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Repeal effort underway for gay history bill, SB 48




A gay pride and an American flag hang from a shoulder bag during a demonstration outside of the Phillip Burton Federal Building on June 13, 2011 in San Francisco, California.
A gay pride and an American flag hang from a shoulder bag during a demonstration outside of the Phillip Burton Federal Building on June 13, 2011 in San Francisco, California.
Justin Sullivan/Getty Images

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Last week California became the first state in the nation to pass a law requiring that the contributions of gays and lesbians be included in school textbooks. The law, authored by state Senator Mark Leno is called The Fair, Accurate, Inclusive and Respectful Education, or FAIR Act and it adds gays, lesbians, bisexual and transgendered people to the already long list of groups that have to be included in curriculums. The law has been controversial since its inception and now a conservative action group has filed to suit to put a repeal measure on the ballot next June. The group is called STOP SB 48 and they say they’re a group parents, teachers and pro-family organizations who feel the government shouldn’t dictate what’s taught in schools. One of the sponsors of the FAIR act, Equality California, takes issue with STOP SB 48. They say their facts are way off base. Either way STOP SB 48 has a long road ahead of them. They have to gather over half a million signatures within a couple of months to get on the ballot. Is that possible in bright blue California? Those behind the repeal effort say the government shouldn’t be involved in writing curriculum, is that the case when some minority groups are being left out? And should a person’s contributions be seen through the lens of their sexuality?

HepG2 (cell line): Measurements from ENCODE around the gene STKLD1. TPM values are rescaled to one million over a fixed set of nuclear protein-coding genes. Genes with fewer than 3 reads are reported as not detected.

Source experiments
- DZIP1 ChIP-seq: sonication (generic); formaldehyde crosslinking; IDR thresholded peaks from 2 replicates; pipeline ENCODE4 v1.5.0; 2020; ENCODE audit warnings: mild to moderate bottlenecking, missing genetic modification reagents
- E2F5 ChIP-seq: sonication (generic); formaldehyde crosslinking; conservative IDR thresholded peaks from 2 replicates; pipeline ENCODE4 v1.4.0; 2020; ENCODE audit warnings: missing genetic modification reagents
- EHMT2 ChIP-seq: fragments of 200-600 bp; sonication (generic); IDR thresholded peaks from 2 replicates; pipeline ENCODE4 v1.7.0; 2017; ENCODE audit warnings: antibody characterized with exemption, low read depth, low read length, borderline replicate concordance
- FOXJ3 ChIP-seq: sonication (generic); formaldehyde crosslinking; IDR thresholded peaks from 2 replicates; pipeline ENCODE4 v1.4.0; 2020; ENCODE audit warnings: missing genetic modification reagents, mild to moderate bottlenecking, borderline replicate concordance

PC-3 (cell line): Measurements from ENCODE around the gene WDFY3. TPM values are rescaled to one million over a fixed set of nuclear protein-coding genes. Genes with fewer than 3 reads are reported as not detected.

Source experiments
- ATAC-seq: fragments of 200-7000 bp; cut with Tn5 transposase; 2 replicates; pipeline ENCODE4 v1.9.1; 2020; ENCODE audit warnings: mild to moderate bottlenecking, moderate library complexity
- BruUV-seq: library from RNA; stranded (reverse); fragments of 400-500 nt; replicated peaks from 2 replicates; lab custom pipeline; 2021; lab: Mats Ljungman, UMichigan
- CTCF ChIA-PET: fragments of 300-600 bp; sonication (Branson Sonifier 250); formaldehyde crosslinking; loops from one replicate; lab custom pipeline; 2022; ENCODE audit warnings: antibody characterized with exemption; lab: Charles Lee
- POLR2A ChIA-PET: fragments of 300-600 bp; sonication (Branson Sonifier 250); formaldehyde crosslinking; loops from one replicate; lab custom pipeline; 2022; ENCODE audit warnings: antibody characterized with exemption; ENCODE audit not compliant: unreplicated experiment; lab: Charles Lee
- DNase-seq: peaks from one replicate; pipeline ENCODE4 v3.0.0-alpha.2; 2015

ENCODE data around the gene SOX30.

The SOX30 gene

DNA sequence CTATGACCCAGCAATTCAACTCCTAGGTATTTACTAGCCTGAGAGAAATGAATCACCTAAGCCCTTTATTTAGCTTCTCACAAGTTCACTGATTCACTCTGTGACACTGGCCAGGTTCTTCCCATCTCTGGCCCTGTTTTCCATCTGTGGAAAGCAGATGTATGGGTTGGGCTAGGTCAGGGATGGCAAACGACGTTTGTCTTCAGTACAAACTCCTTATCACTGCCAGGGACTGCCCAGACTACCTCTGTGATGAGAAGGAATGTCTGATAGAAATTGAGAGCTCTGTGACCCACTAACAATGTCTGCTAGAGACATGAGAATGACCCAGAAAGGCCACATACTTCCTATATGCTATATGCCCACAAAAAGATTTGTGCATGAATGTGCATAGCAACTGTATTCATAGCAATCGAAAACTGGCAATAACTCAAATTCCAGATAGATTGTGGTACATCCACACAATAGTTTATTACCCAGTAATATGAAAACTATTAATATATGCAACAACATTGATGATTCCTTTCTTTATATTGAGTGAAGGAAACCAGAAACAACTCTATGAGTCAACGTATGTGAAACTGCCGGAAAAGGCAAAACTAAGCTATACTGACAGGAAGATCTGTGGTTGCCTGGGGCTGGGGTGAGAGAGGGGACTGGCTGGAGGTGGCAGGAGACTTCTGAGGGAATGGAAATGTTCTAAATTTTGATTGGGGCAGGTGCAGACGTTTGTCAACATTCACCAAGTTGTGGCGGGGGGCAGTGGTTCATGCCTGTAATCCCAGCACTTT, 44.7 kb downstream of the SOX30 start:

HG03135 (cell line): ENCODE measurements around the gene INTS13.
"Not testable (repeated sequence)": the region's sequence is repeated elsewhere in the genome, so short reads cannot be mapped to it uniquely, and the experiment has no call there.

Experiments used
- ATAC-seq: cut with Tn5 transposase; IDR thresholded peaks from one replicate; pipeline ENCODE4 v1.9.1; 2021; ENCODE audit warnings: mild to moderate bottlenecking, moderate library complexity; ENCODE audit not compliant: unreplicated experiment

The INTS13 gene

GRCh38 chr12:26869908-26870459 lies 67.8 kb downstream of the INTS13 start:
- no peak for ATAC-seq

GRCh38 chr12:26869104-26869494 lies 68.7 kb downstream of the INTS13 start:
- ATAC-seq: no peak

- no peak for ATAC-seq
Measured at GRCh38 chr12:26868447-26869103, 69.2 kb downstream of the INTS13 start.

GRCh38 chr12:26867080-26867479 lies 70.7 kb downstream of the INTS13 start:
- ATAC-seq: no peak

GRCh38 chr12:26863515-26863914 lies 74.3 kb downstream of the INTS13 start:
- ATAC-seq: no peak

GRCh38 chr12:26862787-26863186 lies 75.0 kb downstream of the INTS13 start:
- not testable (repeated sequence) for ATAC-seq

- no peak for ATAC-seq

Guests:

Paulo Sibaja, Proponent, STOP SB 48. He filed the paperwork to start the repeal effort

Rebekah Orr, Communications Director, Equality California. They sponsored SB 48